Employers should look beyond a candidate’s technical ability, say recruitment specialists Cathcart Associates, and take into consideration wider background experience when hiring digital talent.
Recent figures released by the Digital Technologies Skills Group has shown that Scotland has a hidden pipeline of digital skills talent. Almost a third (31%) of graduates entering Scotland’s digital sector were found to come from non-computing backgrounds, such as design, business and physical sciences.
Cathcart Associates’ joint managing directors, Gordon Kaye and Sam Wason, said that more employers could benefit by tapping into this alternative talent pool, particularly if they have the resources to provide training ‘on the job’.
Gordon says: “Scotland’s digital economy is thriving and with 12,800 jobs available every year and an average wage of £37,000, it’s hardly surprising that people from all kinds of professional backgrounds are keen to get involved in one of the country’s most innovative sectors.”
He continued: “It’s important for employers to keep an open mind when recruiting for digital roles given the continuing shortage of people with high level digital skills. There is much to be gained by employers who can invest in re-skilling professionals and graduates who enter the tech sector from different backgrounds. Indeed, they can often bring a different perspective along with transferable skills that make them very valuable.”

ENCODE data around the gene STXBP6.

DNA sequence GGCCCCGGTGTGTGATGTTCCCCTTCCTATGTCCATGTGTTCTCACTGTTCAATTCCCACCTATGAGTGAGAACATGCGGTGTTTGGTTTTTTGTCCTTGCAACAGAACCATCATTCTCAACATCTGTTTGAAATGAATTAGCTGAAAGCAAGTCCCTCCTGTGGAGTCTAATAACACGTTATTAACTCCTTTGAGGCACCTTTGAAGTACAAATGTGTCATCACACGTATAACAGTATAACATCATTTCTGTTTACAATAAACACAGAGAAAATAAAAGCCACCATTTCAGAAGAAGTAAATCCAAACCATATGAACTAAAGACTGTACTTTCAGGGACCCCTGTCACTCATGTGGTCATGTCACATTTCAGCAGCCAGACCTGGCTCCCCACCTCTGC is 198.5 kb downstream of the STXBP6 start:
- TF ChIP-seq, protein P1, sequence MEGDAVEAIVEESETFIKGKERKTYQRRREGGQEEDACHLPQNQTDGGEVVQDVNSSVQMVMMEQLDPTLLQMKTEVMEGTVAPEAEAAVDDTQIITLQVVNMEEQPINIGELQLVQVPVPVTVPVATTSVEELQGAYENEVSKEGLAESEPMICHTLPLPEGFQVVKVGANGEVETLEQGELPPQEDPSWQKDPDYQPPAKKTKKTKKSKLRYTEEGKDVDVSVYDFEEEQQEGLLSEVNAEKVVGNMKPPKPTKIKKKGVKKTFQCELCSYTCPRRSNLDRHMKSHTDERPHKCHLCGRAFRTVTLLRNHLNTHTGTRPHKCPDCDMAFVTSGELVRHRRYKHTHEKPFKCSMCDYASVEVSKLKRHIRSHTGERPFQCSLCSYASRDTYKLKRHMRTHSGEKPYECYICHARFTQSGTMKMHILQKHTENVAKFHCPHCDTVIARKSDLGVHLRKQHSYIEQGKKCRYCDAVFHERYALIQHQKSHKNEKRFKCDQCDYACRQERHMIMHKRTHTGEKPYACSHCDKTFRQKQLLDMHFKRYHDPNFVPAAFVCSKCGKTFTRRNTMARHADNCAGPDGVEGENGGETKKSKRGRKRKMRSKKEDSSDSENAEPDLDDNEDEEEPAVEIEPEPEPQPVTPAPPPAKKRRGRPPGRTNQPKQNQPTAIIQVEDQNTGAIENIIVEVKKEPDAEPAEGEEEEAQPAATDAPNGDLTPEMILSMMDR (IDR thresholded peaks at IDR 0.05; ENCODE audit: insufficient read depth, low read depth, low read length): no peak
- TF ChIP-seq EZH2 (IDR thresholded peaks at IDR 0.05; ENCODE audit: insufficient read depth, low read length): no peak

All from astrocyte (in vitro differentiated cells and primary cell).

Cathcart Associates are seeing a rise in the number of companies, particularly young, trendy start-ups, seeking transferable skills such as commercial, business and project management experience, alongside technical ability.
Over 91,000 people are employed in digital technologies roles across the Scottish economy, with 60,000 employed directly by digital businesses. More than half of these professionals are employed in non-technology sectors such as financial services.
The average full-time salary in the digital technologies sector has increased to £37,400 from £28,000 in 2010, showing stronger growth than median full-time salaries in Scotland over the same period (+12 per cent).
Sam added: “While it is important for companies to adopt a more flexible approach to recruitment, job seekers can take action to boost their chances of working in the sector. A job in digital doesn’t necessarily require people to be ‘coders’ but there are resources available to help people teach themselves key skills like programming.
“Initiatives like CodeClan are doing a great job at producing a pipeline of talented developers and the Scottish Government’s £36m fund to support digital skills training for businesses really shows that Scotland is pulling its weight when it comes to supporting the sector and those wanting to work in it.”